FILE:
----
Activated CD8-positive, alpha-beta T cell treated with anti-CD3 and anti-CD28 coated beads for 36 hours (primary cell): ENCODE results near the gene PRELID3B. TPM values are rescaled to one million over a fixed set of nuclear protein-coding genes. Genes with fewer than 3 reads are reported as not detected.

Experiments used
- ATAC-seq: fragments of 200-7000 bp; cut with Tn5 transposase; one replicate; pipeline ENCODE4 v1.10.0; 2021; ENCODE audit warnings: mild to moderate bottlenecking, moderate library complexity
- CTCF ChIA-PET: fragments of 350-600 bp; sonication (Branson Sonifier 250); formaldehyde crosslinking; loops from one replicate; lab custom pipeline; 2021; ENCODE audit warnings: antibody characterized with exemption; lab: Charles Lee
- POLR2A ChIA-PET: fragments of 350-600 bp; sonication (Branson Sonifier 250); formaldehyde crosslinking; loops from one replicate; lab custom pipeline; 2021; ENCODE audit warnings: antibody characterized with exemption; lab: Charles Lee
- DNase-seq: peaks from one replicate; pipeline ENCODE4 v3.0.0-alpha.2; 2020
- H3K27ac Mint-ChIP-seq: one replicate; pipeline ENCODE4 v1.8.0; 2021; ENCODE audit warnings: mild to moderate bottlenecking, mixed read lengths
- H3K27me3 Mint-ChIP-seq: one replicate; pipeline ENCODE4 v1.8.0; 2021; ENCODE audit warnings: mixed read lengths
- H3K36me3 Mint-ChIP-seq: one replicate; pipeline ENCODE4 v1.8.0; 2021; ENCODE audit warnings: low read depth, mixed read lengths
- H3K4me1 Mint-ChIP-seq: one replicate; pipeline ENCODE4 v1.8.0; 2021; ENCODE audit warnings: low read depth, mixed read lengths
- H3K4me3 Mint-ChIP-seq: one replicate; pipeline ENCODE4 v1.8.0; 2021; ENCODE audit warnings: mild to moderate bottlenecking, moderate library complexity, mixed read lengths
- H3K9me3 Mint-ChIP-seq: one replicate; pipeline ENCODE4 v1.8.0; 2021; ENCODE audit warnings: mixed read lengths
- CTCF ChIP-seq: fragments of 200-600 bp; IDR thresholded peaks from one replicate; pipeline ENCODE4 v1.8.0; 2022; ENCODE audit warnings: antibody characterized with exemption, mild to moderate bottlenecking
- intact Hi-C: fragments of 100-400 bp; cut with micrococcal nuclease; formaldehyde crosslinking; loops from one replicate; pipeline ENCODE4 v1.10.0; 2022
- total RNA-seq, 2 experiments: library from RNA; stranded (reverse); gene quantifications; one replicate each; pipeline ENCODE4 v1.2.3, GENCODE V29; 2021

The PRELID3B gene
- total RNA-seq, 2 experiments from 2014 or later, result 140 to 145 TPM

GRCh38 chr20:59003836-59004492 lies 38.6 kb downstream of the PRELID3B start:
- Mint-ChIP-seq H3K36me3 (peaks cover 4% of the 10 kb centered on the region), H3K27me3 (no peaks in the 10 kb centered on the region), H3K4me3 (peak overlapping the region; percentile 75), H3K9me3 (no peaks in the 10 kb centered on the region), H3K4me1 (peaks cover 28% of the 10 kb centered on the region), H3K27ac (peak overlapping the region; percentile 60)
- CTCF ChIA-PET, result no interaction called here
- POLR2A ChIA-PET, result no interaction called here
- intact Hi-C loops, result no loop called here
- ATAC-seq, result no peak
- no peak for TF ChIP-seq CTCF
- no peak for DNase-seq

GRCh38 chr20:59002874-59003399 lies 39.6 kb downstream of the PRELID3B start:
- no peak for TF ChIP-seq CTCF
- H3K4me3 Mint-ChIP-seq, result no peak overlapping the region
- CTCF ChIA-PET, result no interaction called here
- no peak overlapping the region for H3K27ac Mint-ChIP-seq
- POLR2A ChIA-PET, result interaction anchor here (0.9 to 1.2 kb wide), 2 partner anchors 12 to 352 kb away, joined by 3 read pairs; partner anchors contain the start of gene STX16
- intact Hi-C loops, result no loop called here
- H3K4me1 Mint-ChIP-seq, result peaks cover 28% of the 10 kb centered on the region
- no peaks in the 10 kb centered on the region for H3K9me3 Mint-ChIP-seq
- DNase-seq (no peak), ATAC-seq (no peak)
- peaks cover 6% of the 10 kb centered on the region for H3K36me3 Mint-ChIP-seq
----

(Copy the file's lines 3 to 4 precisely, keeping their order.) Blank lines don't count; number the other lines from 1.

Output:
- ATAC-seq: fragments of 200-7000 bp; cut with Tn5 transposase; one replicate; pipeline ENCODE4 v1.10.0; 2021; ENCODE audit warnings: mild to moderate bottlenecking, moderate library complexity
- CTCF ChIA-PET: fragments of 350-600 bp; sonication (Branson Sonifier 250); formaldehyde crosslinking; loops from one replicate; lab custom pipeline; 2021; ENCODE audit warnings: antibody characterized with exemption; lab: Charles Lee